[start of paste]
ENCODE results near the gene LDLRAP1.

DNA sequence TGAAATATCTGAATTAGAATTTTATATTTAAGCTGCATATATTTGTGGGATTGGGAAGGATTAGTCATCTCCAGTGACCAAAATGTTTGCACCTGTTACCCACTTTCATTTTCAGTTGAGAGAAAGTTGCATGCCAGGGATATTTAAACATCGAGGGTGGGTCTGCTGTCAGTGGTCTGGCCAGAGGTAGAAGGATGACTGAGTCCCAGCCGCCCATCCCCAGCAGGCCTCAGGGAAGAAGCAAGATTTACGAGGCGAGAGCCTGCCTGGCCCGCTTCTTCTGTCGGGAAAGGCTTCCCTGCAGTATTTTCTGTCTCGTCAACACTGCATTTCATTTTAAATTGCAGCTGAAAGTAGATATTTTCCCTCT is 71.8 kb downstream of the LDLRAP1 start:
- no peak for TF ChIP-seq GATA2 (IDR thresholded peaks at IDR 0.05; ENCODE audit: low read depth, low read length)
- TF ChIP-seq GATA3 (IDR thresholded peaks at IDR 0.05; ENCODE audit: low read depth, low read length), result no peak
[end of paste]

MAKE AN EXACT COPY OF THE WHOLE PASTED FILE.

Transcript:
ENCODE results near the gene LDLRAP1.

DNA sequence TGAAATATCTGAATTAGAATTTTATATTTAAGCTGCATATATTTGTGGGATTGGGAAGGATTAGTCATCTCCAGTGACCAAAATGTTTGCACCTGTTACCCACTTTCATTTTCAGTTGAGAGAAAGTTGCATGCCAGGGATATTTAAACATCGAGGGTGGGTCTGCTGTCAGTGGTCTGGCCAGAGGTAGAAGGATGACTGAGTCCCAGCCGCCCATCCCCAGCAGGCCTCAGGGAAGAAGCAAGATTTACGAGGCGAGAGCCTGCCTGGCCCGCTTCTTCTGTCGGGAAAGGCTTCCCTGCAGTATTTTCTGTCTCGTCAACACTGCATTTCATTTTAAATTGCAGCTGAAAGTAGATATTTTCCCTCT is 71.8 kb downstream of the LDLRAP1 start:
- no peak for TF ChIP-seq GATA2 (IDR thresholded peaks at IDR 0.05; ENCODE audit: low read depth, low read length)
- TF ChIP-seq GATA3 (IDR thresholded peaks at IDR 0.05; ENCODE audit: low read depth, low read length), result no peak